According to COR Theory (Hobfoll, 2002), emotional exhaustion is the first sign in the process of burnout development (Alarcon, 2011; González-Romá et al., 1998). Over the last years a lot of longitudinal studies have been carried out on burnout but few of them have linked it with work and family demands. Innstrand, Langballe, and Falkum (2011) found that conflict between family life and work was one of the stressors related to burnout two years after the first data gathering, whereas another study in a sample of civil servants Lizano and Barak (2012) found that job stress and work-family conflict are associated with emotional exhaustion development.

The present paper aims to shed some light on the relation between work-family conflict, emotional exhaustion, and professional efficacy over time in a sample of Spanish soldiers.

 

Directionality and Reciprocity between Work-family Conflict and Emotional Exhaustion Overtime

According to Zapf, Dormann, and Frese (1996) longitudinal studies represent a breakthrough since they allow casualty and directionality analysis to be made among variables, something that is not possible in cross-sectional studies, which are more frequent in psychological research. Across time it might be possible that a reciprocal influence between two variables generate spiral relationships between them. For instance, with regard to the relationship between work-family conflict and emotional exhaustion, Hall et al. (2010) supported the hypothesis that emotional exhaustion increases the perception of work-family conflict, namely reverse causality and quote various studies in this direction. Thompson, Kirk, and Brown (2005) pointed out that occupational stress influences family environment from the emotional exhaustion in their members so that the most exhausted ones also experience more obstacles to fit work and family together. Mikkelsen and Burke (2004), in a study with 766 police agents also found a reverse relationship, so that exhaustion and cynicism arose as powerful predictors of work-family conflict. Furthermore, Innstrand, Langballe, Espnes, Falkum, and Aasland (2008) in a survey of 2,235 people from eight different professions reported results in line with the bi-directionality of the relationship between stress derived from work-family relations and emotional exhaustion. Nevertheless, more research is needed with regard to reverse causality. COR Theory (Hobfoll, 2002), suggests that a reverse causal effect is possible between higher levels of burnout, so that burnout employees could perceive their jobs as increasingly stressful (Melamed, Armon, Shirom, & Shapira, 2011). In a longitudinal study with 257 police officers, Hall et al. (2010) using structural equations found some support to the simultaneous reciprocal effects as the most complete model that fits best, in contrast with the normal causal model and the reverse causality model. Carlson, Ferguson, Hunter, and Witten (2012), in their study on abusive supervision of 328 workers, conclude that relationships between work-family conflict and burnout are reciprocal and point out at a loss spiral, as COR theory postulates.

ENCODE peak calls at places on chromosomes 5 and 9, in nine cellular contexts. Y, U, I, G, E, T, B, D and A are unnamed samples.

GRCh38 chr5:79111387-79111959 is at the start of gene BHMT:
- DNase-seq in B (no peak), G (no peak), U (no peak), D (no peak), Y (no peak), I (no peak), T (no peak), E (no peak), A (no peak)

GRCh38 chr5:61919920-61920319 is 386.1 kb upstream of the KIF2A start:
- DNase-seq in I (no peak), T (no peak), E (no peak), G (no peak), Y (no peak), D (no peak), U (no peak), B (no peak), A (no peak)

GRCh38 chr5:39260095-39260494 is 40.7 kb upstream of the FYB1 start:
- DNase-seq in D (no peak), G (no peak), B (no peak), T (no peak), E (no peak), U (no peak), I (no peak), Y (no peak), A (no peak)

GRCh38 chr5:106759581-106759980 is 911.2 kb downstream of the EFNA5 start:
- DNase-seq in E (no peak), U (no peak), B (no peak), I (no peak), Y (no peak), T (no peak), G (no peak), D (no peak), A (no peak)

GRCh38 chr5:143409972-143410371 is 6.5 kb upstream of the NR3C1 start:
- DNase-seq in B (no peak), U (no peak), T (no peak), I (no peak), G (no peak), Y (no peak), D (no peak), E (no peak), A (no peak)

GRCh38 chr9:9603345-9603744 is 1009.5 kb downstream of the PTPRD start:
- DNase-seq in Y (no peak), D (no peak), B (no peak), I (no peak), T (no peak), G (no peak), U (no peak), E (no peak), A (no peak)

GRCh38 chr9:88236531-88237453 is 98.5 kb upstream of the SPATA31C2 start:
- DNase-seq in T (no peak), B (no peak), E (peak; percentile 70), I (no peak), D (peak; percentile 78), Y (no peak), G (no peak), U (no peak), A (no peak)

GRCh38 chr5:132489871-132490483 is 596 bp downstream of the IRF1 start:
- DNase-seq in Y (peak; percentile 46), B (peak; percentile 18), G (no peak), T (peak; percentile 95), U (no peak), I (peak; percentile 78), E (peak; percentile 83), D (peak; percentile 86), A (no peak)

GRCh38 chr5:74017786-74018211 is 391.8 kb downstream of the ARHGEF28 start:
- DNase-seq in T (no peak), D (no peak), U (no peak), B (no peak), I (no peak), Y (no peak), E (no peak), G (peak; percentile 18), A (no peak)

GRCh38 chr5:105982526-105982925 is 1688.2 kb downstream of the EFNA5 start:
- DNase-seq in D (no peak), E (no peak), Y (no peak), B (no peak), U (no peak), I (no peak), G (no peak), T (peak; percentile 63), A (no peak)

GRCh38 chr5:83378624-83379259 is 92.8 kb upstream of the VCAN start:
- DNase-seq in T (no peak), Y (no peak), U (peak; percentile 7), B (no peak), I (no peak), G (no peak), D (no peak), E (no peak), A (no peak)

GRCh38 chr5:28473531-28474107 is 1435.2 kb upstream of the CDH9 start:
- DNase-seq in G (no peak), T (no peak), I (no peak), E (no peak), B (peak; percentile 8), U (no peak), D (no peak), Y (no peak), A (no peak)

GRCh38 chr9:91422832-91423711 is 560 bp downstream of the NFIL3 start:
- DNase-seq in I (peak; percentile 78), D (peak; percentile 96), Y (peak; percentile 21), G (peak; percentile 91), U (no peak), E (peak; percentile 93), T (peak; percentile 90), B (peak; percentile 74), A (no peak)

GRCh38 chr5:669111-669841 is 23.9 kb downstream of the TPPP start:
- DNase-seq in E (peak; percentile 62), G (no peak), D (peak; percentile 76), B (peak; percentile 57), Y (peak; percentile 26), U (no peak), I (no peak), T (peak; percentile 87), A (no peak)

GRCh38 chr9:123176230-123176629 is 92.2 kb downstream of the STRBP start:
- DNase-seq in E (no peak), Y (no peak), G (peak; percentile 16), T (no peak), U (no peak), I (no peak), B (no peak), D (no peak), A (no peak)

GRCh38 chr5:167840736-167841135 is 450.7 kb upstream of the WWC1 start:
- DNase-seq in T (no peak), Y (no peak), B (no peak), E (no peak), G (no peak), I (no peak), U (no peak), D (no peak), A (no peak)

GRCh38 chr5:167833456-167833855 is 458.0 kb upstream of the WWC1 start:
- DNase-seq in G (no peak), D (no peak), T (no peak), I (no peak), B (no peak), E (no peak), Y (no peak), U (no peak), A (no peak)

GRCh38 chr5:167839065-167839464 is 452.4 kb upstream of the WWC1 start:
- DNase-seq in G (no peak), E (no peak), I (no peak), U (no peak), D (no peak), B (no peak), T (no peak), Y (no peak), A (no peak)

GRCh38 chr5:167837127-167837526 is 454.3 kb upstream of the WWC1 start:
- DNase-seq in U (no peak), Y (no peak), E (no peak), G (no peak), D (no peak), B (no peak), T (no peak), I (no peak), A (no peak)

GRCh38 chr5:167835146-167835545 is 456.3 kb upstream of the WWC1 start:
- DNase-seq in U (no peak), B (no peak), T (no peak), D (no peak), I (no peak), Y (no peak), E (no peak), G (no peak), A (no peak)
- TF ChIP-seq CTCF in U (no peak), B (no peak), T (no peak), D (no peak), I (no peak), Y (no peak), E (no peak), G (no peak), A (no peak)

The Role of Self-efficacy in the Relationship between Work-family Conflict and Emotional Exhaustion